Even mild Covid-19 infection can trigger an immune response

As the world continues to grapple with the biggest health emergency we have faced in decades, Swedish researchers have discovered that even people with mild Covid-19 infection may still produce a robust immune response.

The cohort study published in the journal Cell, looked at the immune response of more than 200 people in Sweden across the full spectrum of Covid-19 exposure, infection and disease.

The researchers found that while the most severe cases produced the biggest immune responses, they also found that those who were exposed or who had a mild Covid-19 infection still displayed a SARS-CoV-2-specific memory T cell response, and sometimes in the absences of SARS-CoV-2-specific antibodies.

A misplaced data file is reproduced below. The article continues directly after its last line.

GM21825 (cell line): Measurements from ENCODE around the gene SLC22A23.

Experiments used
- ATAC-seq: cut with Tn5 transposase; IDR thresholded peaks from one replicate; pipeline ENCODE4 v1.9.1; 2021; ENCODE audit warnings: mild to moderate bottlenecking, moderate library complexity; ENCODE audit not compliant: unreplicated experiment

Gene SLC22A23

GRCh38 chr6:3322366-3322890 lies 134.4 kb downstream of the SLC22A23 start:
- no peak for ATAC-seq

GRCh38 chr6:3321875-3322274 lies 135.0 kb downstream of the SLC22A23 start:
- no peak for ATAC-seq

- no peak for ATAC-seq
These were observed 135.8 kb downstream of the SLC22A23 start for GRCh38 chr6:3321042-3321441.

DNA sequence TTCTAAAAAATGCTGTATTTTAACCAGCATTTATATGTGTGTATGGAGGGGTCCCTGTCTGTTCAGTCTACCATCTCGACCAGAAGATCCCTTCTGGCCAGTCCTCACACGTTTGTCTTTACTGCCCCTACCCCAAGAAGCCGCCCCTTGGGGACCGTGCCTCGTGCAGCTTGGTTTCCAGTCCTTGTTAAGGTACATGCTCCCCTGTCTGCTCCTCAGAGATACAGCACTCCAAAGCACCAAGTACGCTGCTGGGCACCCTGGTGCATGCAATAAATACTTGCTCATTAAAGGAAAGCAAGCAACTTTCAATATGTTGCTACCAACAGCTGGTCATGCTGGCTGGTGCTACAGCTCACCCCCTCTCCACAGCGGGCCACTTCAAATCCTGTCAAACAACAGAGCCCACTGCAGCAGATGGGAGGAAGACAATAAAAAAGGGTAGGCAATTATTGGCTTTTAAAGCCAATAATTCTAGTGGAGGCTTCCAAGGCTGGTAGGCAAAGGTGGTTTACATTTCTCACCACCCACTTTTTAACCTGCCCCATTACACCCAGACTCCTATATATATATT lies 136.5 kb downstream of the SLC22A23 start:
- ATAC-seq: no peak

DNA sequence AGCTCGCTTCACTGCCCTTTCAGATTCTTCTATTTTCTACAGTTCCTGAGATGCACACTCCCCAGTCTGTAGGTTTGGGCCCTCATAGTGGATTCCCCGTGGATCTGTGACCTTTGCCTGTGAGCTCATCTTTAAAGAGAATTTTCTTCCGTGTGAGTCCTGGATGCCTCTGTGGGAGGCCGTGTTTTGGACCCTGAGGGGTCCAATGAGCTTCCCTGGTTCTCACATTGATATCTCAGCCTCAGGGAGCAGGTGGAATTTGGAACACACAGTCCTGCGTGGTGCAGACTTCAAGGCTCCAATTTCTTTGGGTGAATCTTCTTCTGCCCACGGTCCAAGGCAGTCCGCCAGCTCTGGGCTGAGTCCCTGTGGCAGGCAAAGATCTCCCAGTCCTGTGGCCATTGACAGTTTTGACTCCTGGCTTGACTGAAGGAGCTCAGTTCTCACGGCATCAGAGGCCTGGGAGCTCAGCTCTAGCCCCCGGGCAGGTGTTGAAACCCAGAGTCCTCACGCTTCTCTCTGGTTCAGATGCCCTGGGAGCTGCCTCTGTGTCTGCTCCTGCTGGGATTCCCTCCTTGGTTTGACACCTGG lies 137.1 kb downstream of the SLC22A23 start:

SARS-CoV-2 is the virus that causes Covid-19.

The authors are now interested in determining if the memory T cell response is a significant immune component to prevent recurrent episodes of severe disease.

“In the absence of a protective vaccine, it is critical to determine if exposed or infected people, especially those with asymptomatic or very mild forms of the disease who likely act inadvertently as the major transmitters, develop robust adaptive immune responses against SARS-CoV-2,” says senior author, Marcus Buggert of the Karolinska Institutet.

“Our findings suggest that reliance on antibody responses may underestimate the extent of population-level immunity against SARS-CoV-2”, Mr Buggert says.

“The obvious next step is to determine whether robust memory T cell responses in the absence of detectable antibodies can protect against Covid-19 in the long term.”